Double-A San Antonio – The first base tandem of Cody Decker and Nathan Freiman are both too old for the level but have combined for 45 home runs and big OPSs, while 21-year old second baseman Jonathan Galvez has impressed with a .330 AVG and .873 OPS. 21-year old outfielder Reymond Fuentes has the legs for the Majors with 28 steals in 34 attempts, but his .299 OBP has a long way to go before he’s on the MLB radar. The pitching staff was expected to be the gem of the system, but Robbie Erlin threw just 33 innings before injury derailed his season, while top-10 prospect Keyvius Sampson has struggled to a 5.31 ERA thanks to 52 walks in 103.1 innings. Andrew Werner, a non-prospect, was the best of the bunch with a 3.23 ERA before a recent promotion to Tucson.

High-A Lake Elsinore – Catcher Tommy Medica has been a stud this year, with a 1.003 OPS across 68 games but at 24 should be expected to out-perform his peers at this level. Meanwhile, shortstop Casey McElroy and second baseman Justin Miller have also been short-season kings, with Miller especially impressing with 10 home runs, 14 steals and a .408 OBP in 266 at bats, although curiously neither performed well at Fort Wayne earlier in the year. Top prospect Cory Spangenberg has disappointed in his time with the Storm, hitting just a single home run and producing a .693 OPS, but he is still just 21. Donn Roach has been an ace for the team, posting a 1.94 ERA across 13 starts with two different teams, and he was recently given the bump to San Antonio for a greater challenge at just 21.

Low-A Fort Wayne – The TinCaps have been successful despite a pretty mediocre offense, leading one to look towards the staff for stars. However, catching prospect Austin Hedges has been above league average at age 20 with a .261/.322/.430 slash line. Dominican outfield prospect Yeison Ascencio has followed up a strong Arizona League season with a team-best .849 OPS, and with just 29 strikeouts in 260 at bats he may be ready for a more challenging level. Stud prospect Joseph Ross, like Casey Kelly and Robbie Erlin before him, succumbed to injury early in the year and is only now making his way back, leaving the staff to be lead by the impressive trio of Frank Garces (22, 2.41 ERA, 95:45 K:BB in 101 innings), Matthew Wisler (19, 2.68 ERA, 89:26 K:BB in 94 innings), and Adys Portillo (20, 1.87 ERA, 81:45 K:BB in 91 innings, recently promoted). Wisler, in particular, is exciting as a teenager with excellent command ratios.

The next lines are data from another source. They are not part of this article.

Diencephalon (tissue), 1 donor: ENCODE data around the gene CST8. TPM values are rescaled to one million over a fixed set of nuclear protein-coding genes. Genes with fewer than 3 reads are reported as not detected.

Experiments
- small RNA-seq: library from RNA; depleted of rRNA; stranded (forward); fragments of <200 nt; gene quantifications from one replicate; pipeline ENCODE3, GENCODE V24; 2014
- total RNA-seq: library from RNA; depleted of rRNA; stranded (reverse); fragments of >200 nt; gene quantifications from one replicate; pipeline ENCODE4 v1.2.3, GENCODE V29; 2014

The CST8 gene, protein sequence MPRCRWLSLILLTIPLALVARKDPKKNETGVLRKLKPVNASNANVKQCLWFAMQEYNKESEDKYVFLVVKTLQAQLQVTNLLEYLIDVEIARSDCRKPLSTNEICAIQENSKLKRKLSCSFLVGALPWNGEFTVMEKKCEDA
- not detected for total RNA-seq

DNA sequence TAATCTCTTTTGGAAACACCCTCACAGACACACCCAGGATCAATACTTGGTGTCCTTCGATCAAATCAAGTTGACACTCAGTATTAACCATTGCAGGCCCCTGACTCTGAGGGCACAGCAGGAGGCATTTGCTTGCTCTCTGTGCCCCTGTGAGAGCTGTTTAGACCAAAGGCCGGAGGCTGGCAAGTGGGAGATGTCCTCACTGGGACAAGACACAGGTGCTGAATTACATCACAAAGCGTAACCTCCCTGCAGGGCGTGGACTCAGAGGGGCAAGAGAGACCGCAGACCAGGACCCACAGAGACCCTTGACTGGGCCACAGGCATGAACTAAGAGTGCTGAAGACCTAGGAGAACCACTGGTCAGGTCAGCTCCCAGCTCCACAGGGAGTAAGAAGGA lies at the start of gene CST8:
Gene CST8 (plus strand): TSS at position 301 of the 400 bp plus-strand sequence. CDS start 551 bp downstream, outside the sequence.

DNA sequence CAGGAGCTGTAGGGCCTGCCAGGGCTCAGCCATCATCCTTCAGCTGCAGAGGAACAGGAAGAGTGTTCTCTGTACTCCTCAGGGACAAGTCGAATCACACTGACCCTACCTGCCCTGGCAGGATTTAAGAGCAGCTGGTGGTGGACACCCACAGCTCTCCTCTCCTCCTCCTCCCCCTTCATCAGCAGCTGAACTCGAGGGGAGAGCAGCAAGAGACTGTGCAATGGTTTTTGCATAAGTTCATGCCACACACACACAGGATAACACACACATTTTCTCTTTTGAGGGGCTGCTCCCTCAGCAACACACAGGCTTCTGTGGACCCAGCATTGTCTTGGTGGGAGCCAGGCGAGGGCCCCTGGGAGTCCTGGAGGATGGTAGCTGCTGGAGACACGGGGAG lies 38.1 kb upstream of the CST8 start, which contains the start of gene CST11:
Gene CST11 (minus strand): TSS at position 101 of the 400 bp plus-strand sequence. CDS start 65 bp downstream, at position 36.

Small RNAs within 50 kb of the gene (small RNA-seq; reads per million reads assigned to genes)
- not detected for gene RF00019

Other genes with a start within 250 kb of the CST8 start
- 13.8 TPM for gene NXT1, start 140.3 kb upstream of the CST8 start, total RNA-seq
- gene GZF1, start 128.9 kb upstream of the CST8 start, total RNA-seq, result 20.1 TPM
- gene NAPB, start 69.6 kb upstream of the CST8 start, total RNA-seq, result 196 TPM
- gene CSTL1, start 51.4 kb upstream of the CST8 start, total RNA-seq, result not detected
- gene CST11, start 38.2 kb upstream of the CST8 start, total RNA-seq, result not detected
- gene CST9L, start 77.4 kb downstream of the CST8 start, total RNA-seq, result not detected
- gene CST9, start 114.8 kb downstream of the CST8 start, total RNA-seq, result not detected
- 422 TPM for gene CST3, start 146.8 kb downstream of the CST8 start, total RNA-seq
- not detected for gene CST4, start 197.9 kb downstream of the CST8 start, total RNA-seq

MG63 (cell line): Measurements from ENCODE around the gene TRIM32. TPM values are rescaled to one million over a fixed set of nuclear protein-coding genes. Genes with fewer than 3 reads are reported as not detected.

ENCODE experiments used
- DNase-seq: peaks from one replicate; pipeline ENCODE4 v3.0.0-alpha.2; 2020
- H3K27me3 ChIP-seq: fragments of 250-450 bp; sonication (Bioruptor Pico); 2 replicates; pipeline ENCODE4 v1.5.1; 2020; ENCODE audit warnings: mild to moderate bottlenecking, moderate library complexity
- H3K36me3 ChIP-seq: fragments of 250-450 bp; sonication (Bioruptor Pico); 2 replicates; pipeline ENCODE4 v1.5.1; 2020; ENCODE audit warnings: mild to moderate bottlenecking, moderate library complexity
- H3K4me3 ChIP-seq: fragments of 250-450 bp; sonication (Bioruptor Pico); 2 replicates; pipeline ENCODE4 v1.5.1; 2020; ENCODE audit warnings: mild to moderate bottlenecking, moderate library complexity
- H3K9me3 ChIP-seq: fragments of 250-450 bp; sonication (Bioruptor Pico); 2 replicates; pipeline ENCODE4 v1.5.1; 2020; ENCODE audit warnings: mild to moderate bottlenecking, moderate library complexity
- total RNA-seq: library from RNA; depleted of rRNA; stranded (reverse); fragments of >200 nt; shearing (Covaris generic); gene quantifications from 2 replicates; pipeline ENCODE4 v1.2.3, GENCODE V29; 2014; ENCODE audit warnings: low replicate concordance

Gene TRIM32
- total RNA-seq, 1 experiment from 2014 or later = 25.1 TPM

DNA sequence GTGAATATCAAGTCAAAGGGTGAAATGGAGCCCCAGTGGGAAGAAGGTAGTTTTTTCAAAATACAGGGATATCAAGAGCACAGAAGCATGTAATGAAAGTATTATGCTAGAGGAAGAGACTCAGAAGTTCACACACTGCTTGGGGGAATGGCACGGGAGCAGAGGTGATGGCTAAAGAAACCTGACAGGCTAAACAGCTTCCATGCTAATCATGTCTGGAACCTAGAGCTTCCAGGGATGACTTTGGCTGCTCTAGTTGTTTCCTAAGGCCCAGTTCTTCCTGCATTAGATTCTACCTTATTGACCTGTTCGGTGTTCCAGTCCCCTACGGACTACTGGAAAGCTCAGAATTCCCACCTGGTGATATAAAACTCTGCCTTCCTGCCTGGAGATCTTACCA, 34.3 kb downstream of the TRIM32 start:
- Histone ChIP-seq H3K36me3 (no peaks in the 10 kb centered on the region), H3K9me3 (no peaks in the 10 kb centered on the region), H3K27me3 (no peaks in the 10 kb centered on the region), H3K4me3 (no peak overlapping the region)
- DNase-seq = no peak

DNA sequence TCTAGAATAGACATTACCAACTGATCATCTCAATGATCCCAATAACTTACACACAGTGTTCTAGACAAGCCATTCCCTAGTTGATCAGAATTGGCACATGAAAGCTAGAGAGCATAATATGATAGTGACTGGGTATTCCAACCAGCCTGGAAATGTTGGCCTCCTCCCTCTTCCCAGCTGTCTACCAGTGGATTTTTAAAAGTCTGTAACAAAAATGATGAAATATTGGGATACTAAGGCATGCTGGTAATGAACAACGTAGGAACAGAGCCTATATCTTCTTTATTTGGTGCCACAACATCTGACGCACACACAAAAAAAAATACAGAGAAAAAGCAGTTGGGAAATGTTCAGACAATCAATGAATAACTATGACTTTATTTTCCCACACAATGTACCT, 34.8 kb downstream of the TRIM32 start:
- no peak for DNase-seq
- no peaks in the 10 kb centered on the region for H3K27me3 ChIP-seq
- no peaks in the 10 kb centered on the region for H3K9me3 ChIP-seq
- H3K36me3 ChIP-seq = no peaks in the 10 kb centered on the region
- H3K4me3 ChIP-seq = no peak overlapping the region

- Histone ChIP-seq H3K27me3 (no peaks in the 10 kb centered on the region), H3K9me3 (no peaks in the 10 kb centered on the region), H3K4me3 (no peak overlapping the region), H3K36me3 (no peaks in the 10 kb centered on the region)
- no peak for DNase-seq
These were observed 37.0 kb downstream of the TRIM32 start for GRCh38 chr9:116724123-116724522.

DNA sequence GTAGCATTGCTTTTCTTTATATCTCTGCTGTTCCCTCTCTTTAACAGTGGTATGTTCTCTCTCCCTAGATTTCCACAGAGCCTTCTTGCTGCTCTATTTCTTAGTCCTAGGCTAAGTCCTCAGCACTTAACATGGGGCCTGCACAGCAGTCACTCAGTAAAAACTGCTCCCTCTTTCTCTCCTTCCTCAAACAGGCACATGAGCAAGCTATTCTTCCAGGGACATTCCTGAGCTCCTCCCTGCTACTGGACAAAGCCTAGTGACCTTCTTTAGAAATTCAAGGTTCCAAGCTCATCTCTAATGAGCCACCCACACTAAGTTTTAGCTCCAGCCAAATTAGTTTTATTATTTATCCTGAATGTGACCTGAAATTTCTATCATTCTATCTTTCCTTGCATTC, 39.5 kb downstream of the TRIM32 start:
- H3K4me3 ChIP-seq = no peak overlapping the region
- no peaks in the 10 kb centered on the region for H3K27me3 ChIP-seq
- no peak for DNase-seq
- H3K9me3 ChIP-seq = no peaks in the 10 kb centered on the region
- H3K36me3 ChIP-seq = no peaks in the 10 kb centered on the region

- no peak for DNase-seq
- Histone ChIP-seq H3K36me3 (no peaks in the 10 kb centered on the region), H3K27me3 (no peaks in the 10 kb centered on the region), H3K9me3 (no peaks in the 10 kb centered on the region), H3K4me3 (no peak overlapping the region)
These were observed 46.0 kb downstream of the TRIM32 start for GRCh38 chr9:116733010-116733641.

It is difficult to not like the Padres system. They have enough depth and talent at each level to paint the picture of a steady pipeline in place, while their prospect types vary enough that they can play an attractive trade partner for just about anyone. The one concern the franchise likely has is the loss of a development year for three of their top arms, but while the pitching may be delayed in getting to the majors, a strong draft has kept the system stocked and primed for another #1 ranking next season.

I’m new here, so come get to know me on Twitter @BlakeMurphyODC.

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Down On The Farm: Toronto Blue Jays

Posted on 01 August 2012 by Blake Murphy

The Toronto Blue Jays were supposed to have one of the best mixes of major league talent and minor league reinforcements in the wings coming into this season. However, their lower levels have been unable to keep the big league squad equipped with enough talent to keep up with the rash of injuries the team has suffered. Has the system faltered? Were the prospects over-hyped? Or was it just a matter of system rankings valuing long-term upside over near-term impact? It turns out it was the latter, with the system still appearing strong but with most of the impact prospects still a ways from contributing.

Hi, I’m new here. Just called up from the Minors, you might say. Please give me a few games to find my rhythm at the plate.

I’ll be doing a weekly feature called Down On The Farm that will look at a different team’s minor league system each time out. I start today with the Blue Jays.

Pre-Season Rank: #3 (ESPN), #2 (Baseball Prospectus), #5 (Baseball America)

The Top 5
1. Travis d’Arnaud
Overall Ranks: #6 (ESPN), #16 (BP), #17 (BA)